In verses 10-11 of Romans 8 Paul made it clear that Christ gives life to believers. This is the key thought that has too often been lost in the debate over the role of the Holy Spirit. But Paul was not teaching Holy Spirit theology. Rather, Paul is talking relationally and positionally. Christ must be in us and us in him. For the Spirit to live in us means that this is not an occasional choice. God is the rule and he lives in us. Our status is in Christ and in the Spirit when we set our minds on the things of the Spirit. Those who are in Christ must live as those who are Christ’s. Paul is now going to bring out the implications of Christ giving life.
We Are Debtors (8:12-13)
We are debtors, but not to the flesh. We cannot live according to the flesh. Obviously we are debt to Christ who died on the cross for us. We are in debt to the Spirit who gives life to us when we were dead in our sins. So we cannot be under obligation to the flesh. We cannot enslave ourselves to the flesh and its desires. We cannot be under the control of the flesh. We are debtors, but not to the flesh. If we live according to the flesh, we will die. When we live in debt to the flesh, we are separated from God. We do not have life in the Spirit, but are dead in our sins. We cannot live with our eyes focused on the physical world. We cannot be focused on the concerns of this life. Our mind is to be set on the Spirit, focused on the things of God. Therefore, we must put to death the deeds of the flesh. That cannot be our life any longer. This summarizes much of what Paul has been teaching in the first half of Romans 8 as well as Romans 6.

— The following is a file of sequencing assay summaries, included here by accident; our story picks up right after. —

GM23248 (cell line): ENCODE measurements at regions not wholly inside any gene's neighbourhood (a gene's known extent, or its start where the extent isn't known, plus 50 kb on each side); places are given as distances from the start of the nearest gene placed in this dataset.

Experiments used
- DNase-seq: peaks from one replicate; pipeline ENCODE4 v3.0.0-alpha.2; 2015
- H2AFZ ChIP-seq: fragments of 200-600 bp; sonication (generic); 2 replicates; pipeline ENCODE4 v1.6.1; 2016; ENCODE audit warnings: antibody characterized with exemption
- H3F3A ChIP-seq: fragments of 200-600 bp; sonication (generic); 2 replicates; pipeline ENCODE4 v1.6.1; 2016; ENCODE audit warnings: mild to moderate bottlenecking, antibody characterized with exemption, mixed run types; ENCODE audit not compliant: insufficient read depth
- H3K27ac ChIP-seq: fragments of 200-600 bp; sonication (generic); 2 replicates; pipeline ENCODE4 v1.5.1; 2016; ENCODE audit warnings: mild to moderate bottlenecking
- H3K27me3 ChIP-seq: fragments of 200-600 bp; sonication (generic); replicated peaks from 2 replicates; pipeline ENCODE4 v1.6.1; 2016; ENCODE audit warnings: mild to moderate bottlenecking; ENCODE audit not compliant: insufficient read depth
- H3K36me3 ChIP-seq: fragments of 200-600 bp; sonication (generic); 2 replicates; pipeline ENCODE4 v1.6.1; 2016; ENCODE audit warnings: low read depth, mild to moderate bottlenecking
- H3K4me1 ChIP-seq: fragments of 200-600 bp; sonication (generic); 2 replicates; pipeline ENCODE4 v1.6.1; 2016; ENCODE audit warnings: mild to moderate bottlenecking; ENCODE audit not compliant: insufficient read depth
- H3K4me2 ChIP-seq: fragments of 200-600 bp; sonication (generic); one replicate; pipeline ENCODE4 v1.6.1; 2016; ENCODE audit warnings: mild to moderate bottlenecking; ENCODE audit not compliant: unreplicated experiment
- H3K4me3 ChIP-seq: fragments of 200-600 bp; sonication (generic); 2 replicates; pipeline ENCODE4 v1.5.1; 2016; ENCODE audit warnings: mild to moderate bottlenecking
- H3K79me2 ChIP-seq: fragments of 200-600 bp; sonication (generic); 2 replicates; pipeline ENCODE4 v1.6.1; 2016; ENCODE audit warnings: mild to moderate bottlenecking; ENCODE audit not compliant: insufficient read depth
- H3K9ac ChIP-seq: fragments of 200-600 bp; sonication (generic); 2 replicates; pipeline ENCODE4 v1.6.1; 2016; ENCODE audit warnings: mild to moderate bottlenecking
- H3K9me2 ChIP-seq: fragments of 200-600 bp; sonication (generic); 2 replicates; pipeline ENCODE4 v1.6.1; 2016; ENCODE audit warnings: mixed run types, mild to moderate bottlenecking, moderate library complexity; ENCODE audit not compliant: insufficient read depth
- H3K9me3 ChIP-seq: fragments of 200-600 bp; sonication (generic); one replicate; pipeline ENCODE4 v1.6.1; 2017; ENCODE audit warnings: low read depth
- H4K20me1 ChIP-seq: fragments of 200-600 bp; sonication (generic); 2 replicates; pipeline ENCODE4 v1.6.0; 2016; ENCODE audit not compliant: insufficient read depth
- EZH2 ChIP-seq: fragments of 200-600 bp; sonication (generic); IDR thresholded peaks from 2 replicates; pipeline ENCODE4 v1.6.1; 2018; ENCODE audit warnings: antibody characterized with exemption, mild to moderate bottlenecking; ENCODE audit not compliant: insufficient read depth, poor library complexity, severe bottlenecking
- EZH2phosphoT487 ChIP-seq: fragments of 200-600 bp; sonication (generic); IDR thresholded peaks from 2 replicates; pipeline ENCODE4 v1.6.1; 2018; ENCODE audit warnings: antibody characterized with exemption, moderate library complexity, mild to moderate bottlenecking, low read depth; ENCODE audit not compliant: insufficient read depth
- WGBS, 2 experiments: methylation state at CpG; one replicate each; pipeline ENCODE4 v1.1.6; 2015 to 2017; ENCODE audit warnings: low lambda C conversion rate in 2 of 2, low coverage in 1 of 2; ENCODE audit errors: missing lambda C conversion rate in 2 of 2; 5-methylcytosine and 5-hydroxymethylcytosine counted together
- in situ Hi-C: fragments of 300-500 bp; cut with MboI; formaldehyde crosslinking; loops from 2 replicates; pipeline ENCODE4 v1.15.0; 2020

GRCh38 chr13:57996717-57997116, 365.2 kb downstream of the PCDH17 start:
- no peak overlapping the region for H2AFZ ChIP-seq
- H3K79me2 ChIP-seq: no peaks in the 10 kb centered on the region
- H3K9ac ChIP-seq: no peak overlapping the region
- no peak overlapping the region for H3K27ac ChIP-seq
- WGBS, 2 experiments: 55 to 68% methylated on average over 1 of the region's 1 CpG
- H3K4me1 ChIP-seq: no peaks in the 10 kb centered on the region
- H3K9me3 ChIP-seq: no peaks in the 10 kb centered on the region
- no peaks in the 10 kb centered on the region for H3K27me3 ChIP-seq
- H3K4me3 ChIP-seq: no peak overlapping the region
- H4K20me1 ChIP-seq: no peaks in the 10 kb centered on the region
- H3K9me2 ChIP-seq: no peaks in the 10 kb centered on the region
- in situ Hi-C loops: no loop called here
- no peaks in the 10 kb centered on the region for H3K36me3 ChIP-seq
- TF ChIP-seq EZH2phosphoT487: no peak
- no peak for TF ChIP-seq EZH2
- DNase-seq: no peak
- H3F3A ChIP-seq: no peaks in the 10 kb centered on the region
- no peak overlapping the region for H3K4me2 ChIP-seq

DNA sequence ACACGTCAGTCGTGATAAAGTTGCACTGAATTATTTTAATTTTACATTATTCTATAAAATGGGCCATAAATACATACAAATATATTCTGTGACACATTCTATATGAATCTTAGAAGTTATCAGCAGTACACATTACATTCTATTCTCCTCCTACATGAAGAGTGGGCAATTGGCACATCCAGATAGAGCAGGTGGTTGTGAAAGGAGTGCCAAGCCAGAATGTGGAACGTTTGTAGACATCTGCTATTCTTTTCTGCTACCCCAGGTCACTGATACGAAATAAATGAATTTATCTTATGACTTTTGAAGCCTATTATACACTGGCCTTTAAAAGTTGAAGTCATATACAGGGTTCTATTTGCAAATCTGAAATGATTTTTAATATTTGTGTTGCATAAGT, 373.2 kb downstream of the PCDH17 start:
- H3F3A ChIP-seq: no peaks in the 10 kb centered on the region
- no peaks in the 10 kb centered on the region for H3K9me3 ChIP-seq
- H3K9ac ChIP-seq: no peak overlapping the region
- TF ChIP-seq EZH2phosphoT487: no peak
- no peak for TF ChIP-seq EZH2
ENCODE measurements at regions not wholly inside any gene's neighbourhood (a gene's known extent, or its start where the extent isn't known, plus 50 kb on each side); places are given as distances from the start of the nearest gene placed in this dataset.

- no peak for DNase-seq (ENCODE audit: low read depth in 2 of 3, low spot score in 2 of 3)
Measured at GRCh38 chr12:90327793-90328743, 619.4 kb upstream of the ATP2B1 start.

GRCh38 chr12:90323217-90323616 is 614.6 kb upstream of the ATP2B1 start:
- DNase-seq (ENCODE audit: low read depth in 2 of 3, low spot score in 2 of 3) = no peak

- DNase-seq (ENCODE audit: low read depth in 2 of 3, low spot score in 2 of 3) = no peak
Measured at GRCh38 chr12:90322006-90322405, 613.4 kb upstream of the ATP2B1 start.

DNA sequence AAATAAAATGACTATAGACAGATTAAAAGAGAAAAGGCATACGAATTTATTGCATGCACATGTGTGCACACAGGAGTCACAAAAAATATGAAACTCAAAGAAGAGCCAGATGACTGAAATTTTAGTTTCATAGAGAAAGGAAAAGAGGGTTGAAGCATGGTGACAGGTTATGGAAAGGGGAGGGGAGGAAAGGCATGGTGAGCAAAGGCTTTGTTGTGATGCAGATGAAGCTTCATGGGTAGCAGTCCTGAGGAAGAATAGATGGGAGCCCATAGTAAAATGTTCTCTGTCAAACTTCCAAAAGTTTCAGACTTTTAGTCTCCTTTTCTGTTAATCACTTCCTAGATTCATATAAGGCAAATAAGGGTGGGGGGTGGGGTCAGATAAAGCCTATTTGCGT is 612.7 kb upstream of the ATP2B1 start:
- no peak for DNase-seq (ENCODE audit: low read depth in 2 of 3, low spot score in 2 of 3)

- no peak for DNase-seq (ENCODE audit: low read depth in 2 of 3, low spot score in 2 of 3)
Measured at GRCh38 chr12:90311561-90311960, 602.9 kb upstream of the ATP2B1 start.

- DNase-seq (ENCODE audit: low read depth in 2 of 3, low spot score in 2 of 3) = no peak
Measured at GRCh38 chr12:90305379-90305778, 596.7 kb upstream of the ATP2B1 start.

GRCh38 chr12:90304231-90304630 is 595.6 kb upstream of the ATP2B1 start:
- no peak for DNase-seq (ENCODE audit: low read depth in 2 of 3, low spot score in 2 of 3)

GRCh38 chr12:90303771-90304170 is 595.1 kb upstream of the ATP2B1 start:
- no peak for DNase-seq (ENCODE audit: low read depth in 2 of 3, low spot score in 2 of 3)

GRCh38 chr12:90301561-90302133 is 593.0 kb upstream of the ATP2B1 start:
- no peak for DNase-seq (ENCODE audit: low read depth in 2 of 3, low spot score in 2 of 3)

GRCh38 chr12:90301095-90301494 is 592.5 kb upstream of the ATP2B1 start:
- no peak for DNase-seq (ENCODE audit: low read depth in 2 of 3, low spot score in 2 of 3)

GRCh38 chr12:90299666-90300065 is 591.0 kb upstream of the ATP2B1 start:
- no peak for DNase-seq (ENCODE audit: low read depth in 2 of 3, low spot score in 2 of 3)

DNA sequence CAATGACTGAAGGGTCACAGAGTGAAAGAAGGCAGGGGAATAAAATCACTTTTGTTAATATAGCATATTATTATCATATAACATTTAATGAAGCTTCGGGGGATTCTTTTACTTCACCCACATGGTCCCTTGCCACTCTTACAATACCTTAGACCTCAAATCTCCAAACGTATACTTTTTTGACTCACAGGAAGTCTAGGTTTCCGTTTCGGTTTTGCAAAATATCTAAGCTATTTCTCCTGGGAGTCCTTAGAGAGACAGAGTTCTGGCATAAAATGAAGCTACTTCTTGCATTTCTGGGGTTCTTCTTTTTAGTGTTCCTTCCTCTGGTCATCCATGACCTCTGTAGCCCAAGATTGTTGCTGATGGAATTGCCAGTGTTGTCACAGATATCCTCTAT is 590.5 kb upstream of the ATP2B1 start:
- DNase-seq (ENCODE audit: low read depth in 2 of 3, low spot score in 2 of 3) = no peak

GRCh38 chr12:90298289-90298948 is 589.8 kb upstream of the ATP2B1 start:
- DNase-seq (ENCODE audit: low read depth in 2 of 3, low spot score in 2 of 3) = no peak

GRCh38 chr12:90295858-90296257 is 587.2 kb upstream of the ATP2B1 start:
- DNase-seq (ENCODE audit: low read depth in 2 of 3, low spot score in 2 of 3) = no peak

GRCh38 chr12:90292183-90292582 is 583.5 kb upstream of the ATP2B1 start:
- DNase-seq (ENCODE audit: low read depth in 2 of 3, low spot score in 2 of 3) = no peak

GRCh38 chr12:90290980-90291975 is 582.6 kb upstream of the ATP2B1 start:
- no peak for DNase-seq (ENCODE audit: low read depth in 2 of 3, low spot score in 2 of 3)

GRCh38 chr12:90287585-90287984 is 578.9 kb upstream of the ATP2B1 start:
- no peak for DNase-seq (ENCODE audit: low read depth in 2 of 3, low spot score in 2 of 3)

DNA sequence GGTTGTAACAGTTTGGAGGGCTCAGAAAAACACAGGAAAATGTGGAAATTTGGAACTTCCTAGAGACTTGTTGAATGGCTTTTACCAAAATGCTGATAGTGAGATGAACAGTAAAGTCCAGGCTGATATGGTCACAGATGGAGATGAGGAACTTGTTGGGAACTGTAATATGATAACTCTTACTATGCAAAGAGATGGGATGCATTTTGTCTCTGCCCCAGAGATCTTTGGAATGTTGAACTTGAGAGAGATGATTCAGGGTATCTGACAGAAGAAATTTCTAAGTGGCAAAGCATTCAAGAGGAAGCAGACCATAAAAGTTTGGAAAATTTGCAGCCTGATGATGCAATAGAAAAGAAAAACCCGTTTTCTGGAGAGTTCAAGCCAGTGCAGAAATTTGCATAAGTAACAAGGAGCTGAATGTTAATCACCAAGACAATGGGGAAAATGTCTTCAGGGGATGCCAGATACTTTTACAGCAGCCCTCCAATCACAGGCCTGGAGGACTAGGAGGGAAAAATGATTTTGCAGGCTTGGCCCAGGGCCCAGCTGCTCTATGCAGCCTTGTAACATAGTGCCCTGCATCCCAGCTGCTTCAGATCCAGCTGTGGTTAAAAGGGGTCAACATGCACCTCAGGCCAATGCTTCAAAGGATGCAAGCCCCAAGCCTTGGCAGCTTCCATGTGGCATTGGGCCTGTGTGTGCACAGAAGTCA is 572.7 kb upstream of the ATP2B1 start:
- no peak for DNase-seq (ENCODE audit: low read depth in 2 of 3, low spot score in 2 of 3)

Family of God (8:14-17)
Now Paul continues his message of assurance. Those who are led by the Spirit (a topic he has discussed in Romans 8:5-11) are "sons of God." God called Israel his son and called himself Israel’s father (Ex 4:22; Jer 3:19; 31:9; Hos 11:1). The first intended picture is that those who walk according to the Spirit by setting their minds on the Spirit are the people of God, true Israel. This is a point that Paul made earlier in this letter (Romans 2:28-29). Those who seek after God and give their allegiance to God are the sons of God, the true Israel. Not only this, but calling those who are led by the Spirit, "sons of God," shows they are part of God’s family. God is their father and we are his children. This thought drives sharply at what Paul has been discussing in Romans 8:9-11. Being in Christ and Christ being in us means that we are joined together in a close relationship. Being in the Spirit and the Spirit living in us means that God is in charge of our lives. The assurance we have is that we are God’s children. We have been admitted into the family of God. With this declared status of child or son of God, there are privileges that come from that position.